It’s well known among sociologists and psychologists that young men are delaying maturation. I’ve written about it before here and here. There’s a whole host of reasons this seems to be happening, the most commonly cited ones being:
The Women’s Movement, and the resulting confusion over male roles
Hypermasculine but immature ideal in popular culture requires constant proving of oneself to peers
The declining value of a college degree
None of this is very good news for young women today, who are looking for a few good men and finding a lot of teenage knuckleheads boys. Many women are fed up with all the bro shenanigans, and are rather impatiently waiting for guys to grow up.
Imagine my alarm when I came across an article written by David Wygant encouraging guys to waste their 20s on Good Times. He urges them to enjoy their adult adolescence, which basically means expecting very little of yourself while enjoying life to the fullest.
First he sets up plenty of sympathy about how hard guys have it nowadays:
“No matter who you were in college — whether you were great with women, a great athlete, or the smartest person in your class — you go into the real world you realize that you are at the bottom of the totem pole all over again. It’s like starting from scratch. You quickly figure out that you have a lot to learn in your 20s. You get your ass kicked throughout your 20s. You really do.”
Next he promises great rewards with zero effort:
“This time in your 20s is really a time to learn. It is a time to get introspective. Don’t beat yourself up. Don’t be hard on yourself. Understand that you’re going to be fine. You’re going to have an amazing, kick ass, unbelievable life.”
While setting the bar rather low:
“Your adult adolescence in your 20s is far greater than your teenage adolescence because you are not living with your parents anymore and you’ve got a little money in your pocket. I remember how good that $2.00 beer tasted with those eight quarters I brought with me. I remember truly appreciating happy hours — and seeking out all the best food options (wings one happy hour and Mexican food the next).”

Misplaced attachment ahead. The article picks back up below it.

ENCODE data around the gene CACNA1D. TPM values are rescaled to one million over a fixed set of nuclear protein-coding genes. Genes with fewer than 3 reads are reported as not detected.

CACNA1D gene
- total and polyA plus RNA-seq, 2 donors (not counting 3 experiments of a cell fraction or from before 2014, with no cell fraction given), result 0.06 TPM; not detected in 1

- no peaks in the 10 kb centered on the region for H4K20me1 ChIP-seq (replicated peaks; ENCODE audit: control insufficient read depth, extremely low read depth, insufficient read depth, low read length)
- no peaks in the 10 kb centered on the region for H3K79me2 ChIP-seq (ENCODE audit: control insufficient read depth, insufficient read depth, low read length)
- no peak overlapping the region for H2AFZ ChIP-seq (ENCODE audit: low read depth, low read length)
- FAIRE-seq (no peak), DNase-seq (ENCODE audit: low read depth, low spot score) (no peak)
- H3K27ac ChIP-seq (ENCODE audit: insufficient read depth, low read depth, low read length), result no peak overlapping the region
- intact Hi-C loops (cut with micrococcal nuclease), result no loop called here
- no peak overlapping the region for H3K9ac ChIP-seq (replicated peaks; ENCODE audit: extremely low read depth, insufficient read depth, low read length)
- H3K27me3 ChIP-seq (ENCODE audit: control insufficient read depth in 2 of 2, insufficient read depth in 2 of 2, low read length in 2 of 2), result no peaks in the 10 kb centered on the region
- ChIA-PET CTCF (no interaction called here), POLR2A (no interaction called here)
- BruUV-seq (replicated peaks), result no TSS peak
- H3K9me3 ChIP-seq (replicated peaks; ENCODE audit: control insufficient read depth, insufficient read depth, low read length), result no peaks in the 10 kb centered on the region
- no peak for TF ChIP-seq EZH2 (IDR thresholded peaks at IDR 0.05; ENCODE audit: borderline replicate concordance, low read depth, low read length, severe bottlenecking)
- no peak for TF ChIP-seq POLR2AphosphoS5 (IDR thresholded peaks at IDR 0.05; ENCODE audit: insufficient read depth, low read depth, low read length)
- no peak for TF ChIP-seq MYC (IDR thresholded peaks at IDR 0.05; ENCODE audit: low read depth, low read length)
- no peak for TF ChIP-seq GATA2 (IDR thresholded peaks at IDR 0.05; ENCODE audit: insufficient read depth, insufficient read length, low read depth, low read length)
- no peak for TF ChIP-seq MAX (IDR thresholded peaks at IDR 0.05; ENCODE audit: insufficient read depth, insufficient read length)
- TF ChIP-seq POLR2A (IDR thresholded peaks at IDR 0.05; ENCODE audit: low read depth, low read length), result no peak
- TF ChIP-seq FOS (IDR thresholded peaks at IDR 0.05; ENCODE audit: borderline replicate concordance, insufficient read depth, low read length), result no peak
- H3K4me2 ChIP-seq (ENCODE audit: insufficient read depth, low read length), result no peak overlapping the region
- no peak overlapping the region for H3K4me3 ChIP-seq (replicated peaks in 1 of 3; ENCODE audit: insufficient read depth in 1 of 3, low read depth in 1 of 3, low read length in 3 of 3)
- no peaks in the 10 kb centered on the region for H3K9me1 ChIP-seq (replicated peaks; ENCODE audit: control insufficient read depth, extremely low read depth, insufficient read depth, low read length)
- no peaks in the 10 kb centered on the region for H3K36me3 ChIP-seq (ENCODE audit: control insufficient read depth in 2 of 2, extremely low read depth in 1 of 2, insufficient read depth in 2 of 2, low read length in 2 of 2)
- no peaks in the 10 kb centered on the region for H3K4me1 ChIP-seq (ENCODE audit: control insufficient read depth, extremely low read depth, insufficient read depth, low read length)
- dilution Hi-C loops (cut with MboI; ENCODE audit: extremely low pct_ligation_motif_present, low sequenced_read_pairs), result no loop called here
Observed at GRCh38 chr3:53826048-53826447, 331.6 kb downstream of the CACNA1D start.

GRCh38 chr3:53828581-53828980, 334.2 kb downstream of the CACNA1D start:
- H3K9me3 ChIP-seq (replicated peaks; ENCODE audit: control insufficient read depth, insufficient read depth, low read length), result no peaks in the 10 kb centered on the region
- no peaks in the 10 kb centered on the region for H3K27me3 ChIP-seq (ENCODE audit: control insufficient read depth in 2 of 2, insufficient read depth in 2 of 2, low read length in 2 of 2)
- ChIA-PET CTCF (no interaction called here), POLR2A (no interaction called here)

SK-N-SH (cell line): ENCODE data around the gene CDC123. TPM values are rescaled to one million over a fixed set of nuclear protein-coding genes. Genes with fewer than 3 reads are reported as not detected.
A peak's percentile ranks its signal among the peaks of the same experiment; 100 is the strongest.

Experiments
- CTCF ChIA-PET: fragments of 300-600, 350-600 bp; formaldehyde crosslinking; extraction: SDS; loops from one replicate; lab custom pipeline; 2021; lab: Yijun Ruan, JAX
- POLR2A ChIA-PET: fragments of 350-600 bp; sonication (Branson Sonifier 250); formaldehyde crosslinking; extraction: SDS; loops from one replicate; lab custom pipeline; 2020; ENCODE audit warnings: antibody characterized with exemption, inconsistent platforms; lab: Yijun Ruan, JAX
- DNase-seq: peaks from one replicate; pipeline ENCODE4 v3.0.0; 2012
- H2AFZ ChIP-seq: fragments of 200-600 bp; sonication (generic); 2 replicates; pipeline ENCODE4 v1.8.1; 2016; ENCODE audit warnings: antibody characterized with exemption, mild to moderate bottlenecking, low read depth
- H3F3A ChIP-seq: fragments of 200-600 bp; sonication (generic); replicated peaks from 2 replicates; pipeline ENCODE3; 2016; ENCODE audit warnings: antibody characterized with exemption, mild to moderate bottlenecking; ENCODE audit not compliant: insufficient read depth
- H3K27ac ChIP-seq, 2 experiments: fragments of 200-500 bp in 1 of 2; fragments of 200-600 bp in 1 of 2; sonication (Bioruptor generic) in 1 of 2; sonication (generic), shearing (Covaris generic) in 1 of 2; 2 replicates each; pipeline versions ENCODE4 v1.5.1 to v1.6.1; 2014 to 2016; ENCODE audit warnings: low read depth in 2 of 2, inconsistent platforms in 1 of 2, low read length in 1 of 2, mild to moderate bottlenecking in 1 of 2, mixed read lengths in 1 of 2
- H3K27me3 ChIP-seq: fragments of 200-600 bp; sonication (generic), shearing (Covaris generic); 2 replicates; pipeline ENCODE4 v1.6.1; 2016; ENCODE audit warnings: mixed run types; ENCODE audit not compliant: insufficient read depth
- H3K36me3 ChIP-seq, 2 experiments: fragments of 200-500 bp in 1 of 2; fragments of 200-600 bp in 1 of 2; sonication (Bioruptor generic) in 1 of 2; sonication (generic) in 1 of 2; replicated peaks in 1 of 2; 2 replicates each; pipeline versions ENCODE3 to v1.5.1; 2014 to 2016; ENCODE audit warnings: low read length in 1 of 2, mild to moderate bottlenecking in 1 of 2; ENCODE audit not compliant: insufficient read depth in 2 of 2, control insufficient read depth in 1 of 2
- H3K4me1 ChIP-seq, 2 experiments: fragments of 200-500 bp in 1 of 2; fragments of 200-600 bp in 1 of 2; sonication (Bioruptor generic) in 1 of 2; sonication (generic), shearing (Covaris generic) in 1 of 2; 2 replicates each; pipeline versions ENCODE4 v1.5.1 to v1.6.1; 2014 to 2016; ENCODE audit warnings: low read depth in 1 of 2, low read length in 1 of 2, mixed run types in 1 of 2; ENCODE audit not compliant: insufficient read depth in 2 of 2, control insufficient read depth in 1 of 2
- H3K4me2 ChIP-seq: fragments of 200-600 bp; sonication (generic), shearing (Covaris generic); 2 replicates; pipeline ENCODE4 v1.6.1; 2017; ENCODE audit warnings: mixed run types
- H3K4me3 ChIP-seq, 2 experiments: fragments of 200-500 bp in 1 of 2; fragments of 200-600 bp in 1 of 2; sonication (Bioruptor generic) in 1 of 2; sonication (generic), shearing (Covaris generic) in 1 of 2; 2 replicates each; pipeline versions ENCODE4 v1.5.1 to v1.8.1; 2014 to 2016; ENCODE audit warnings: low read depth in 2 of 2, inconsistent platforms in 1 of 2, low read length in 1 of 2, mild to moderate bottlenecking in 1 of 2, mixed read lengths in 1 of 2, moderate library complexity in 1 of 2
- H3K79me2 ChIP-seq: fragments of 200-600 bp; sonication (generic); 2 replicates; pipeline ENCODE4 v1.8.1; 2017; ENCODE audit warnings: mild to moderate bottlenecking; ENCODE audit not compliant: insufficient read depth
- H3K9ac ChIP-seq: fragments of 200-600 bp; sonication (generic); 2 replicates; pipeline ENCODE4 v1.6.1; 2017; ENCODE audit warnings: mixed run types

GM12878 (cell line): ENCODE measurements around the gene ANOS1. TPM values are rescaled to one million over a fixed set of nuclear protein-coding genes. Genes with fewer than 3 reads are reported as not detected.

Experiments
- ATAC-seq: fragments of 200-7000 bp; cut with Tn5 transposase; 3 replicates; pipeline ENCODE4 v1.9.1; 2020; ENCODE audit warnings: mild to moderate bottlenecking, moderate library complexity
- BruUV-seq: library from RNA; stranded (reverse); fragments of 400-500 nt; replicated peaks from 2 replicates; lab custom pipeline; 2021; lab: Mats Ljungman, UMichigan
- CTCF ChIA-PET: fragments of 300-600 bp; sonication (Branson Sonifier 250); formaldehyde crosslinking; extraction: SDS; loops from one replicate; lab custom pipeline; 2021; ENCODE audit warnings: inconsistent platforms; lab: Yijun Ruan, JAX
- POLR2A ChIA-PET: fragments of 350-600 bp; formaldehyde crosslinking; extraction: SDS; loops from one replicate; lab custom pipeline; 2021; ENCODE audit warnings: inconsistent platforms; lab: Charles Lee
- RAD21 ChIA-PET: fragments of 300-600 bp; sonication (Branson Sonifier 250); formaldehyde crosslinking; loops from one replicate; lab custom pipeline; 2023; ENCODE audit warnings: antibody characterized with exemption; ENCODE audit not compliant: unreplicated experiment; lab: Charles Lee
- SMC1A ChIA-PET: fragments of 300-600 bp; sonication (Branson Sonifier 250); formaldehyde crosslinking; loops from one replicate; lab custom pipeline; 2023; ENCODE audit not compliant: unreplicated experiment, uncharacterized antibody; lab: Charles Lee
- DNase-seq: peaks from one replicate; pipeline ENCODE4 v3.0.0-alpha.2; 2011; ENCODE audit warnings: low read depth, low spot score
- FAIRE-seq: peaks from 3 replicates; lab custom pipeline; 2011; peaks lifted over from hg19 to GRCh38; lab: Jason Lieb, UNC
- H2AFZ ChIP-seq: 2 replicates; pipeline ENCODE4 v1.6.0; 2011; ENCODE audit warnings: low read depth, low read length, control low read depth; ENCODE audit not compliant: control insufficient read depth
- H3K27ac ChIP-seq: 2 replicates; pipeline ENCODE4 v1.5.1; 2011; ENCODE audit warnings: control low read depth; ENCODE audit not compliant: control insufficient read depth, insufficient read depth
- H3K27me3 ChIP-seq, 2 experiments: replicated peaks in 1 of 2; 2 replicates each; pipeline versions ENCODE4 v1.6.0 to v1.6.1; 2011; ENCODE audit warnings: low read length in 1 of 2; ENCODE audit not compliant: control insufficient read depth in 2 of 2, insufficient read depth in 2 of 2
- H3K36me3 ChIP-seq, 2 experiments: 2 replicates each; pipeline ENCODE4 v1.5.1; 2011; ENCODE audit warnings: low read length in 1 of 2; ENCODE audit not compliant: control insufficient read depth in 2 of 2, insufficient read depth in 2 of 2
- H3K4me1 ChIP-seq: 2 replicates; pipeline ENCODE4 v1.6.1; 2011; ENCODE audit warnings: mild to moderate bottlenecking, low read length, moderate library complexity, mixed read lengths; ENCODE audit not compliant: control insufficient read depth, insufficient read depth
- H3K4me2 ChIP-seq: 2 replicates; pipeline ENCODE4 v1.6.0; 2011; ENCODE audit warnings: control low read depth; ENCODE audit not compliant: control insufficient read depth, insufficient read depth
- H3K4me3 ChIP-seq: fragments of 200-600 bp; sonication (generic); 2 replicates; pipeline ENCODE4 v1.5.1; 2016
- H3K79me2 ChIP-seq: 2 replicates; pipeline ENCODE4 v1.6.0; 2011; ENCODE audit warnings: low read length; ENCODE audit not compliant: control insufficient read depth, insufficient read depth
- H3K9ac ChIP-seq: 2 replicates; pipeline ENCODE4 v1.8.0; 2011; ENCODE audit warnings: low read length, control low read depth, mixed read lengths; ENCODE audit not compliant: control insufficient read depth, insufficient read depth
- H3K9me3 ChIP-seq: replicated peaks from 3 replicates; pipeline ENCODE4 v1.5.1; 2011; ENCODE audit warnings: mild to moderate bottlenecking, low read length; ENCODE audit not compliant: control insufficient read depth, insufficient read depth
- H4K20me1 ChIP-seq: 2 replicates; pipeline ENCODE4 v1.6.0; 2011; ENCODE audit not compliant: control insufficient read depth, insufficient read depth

“Here is something I want everyone to do: Help the people who are in their 20s right now. I know when I look back on my 20s, that was an amazing and fun time of my life. It was carefree. So, really, enjoy your adult adolescence because that time is magical. I have videos of myself when I was in my 20s, and I remember how much fun I was having.”
AAARRRRGGGGHHHHHH. You may be wondering–is this a joke? Did I find this at The Onion?
Who is this slacker and why is he trying to breed new slackers? He is directly contributing to the infantilization of men!
David Wygant is a self-proclaimed dating and relationship expert. He’s mostly known on seduction and pickup artist sites, but he’s had lots of media exposure as well. He purports to offer excellent advice to both men and women.
Matrix: This is a great post David. Your 20’s are just like starting all over again.
Andrew: Great post David, as a college senior this is very useful.
Greg: In business, relationships, etc, I have much to learn. I tasted independence when I lived on my own for a few years in Toronto. While I learned alot, I had illusions of grandeur and did not have a realistic plan. Because I failed to manage my finances well, I’ve been humbled to living with my parents. That said, I realize this is just a phase.
Collin: Well I’m about to turn 21, so trust me David. I’m gonna enjoy this adult adolescence quite a bit.
Enabling, enabling, enabling. Undoubtedly, he’s winning over young men at a rapid clip, seeing as how he’s letting them completely off the hook.